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Porsche Cayenne Turbo Gemballa Edition - Gemballa Run



Let me take you to a stud farm just outside Pune. It has got wide roads and I am driving a rather wild car. Calling it just another Porsche will be a crime. Calling it just another Cayenne, even more so. Time to stand up and honour the emperor of the SUV world, the Porsche Cayenne Turbo Gemballa edition. 

The only other Cayenne we’ve featured in this magazine came with V6 power. It had adequate performance for its bulk, but adequate is not a word that you want to associate with Porsche, right? The ‘normal’ Cayenne Turbo packs in 450 bhp and Porsche has just recently released a 550 bhp Turbo S variant for those who cannot have enough of anything, let alone horsepower. The Turbo we were about to drive was ordered much before the ‘S’ but its owner, Yohan Poonawalla, had spent a bagful of Euros to ensure that it had close to 500 bhp and a body kit from Porsche fiddlers extraordinaire, Gemballa. 

The difference, looks wise, is obvious – the Gemballa Aero 1 kit transforms the Cayenne from butch and featureless to butch and characterful. It has got a creased’n’slit bonnet that helps feed massive doses of air into the intercoolers. Seen front-on, or worse still, in the rear-view mirror, this machine can send shivers down the spine. Heck, you half expect fumes emanating from its nostrils. The twin pipes at the back do not tell you about the extensive re-routing and expensive metals that make up the Gemballa exhaust bits. The shiny, black 20-inch Gemballa Sport wheels manage to fill up the wheel arches and the sight of blood-red callipers peeping out of them can give enthusiasts goosebumps. Handsome piece of serious kit or fat lady wearing dollops of lipstick? Former, dear readers, the former. 

Fire the motor and the mighty V8 wheezes to life and settles at an idle that’s complex enough to be part of a major composition. Gemballa can breathe in a total of 750 bhp if the owner so desires. The car you see here had its share of goodies in the form of a sports exhaust, filters and a DME engine management programme that ensures 530 odd bhp. Gemballa can also provide an electronic lowering kit and sports suspension bits and a host of other things meant for people who like their 955 served hot.   The drill is simple – lower the car using the spectacularly easy-to-use Porsche Active Suspension Management system (PASM), slot the Tiptronic box into drive, point that flared bonnet towards the horizon and you are ready to break most records held by production SUVs. This is the Ferrari Enzo of SUVs and one that can show a clean pair of exhausts to most supercars – at least in a straight line. And the best part is the big Porsche can be equally at home in the hands of the world’s best drivers at Nurburgring as well as with soccer moms who prefer a leisurely drive to the supermarket.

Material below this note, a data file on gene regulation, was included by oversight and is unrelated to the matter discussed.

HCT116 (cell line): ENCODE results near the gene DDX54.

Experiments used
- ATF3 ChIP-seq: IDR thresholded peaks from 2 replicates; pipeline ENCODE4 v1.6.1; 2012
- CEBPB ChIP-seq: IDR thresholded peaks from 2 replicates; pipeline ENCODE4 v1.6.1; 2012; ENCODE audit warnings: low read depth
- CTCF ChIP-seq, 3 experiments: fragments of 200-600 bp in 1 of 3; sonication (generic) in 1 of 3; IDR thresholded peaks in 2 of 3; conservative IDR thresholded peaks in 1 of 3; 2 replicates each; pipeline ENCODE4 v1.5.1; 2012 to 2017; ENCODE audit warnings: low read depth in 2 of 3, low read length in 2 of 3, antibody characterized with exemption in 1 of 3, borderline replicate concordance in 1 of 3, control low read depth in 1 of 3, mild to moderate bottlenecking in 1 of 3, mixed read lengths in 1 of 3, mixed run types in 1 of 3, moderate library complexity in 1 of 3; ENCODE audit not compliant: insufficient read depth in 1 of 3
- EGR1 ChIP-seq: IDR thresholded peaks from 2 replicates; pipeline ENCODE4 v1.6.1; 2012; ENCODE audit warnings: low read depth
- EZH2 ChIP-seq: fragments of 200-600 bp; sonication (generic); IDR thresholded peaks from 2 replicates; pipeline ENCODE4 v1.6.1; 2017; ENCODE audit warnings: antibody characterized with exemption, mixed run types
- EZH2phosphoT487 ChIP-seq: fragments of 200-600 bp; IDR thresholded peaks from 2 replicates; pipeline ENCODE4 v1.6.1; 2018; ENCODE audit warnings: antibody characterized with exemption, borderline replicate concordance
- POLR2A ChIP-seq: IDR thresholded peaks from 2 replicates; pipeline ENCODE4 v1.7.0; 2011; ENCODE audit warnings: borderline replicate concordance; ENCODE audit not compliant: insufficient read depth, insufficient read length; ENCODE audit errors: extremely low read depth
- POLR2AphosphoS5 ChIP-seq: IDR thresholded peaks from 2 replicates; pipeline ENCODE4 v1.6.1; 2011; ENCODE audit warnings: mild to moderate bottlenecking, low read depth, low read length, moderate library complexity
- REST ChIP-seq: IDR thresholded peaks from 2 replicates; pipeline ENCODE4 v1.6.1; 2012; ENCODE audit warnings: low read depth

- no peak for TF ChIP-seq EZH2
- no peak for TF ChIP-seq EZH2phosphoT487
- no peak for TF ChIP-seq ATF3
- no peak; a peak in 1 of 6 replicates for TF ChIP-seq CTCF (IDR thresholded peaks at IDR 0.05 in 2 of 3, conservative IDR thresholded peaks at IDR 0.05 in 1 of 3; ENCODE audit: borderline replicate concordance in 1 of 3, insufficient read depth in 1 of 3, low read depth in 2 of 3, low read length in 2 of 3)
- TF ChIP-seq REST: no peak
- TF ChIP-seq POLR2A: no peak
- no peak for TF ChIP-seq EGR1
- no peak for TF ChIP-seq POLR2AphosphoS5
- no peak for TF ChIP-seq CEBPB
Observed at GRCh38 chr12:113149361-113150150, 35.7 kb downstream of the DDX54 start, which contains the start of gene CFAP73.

To say that we had a good time with the Turbo will be an understatement. The confines of the Poonawalla stud farm gave us an opportunity to do phenomenally quick standing-start runs. Slamming the throttle down does make the engine management system think for a while but as its processors warm up, which takes a few blinks, it sends truck loads of torque to all four corners of the car and the resulting surge of acceleration can literally pin you to the back of the seat. The Cayenne punches a tunnel-sized hole in the air as it crosses 100 kph in just above five seconds and it can do 160 kph in 11-odd seconds – compare this to the stock Turbo and you will realise that all that tweaking was worth it. Watching a quarter mile run by the Turbo can be as invigorating as driving it. The machine grows in size at a pace not usually associated with anything as big and it approaches you with its very own heat and dust haze. The rumble of the V8 is distinct on the ears and the tremors generated from its footsteps can be felt on your feet. Imagine an angry rhino trying to emulate a cheetah and you get the picture.   Like most SUVs, the Cayenne prefers straight lines to corners. That said, the mission statement given to Porsche engineers was to make the Cayenne handle better than any other SUV on the planet, if not the Boxster and the 911. But there is a vast difference in the performance packages available (from the V6 to normally aspirated versions to turbos) and that is where fine-tuning becomes the operative word. We
had one nasty corner with lots of loose stuff and we kept on attacking it with increasing velocities. As expected, there was more pronounced body roll at lower speeds and with a bit of practice and well timed mid-corner lift-off antics, we could even get the Cayenne to behave like a tail-wagging rear-wheel driven sedan. What we didn’t have access to though was a well paved mountain road with sweeping corners, where the real potential of this car was certain to come through.

Sumptuous interior appointments with acres of leather and every conceivable safety feature makes the Cayenne Turbo a very agreeable place to be. My only crib centres around the steering wheel design. I detest those rather organic switch gear pods that grow out of the wheel spokes – a steering wheel is meant to steer and I think it is time carmakers around the world understood that. While a volume button for your music system is alright, anything else on the wheel only complicates the driving process and hence should be avoided. At least in a Porsche. 

In a nutshell, this is the most powerful SUV we’ve got to drive to date. Since 500 bhp plus SUVs are not everyday occurrences, the records we set will remain for a while. That is, till we get behind the wheel of a Turbo S. We’ll need to invent some brand new superlatives by then.

We would like to thank Yohan Poonawalla for allowing us to drive his Gemballa-tuned Porsche Cayenne Turbo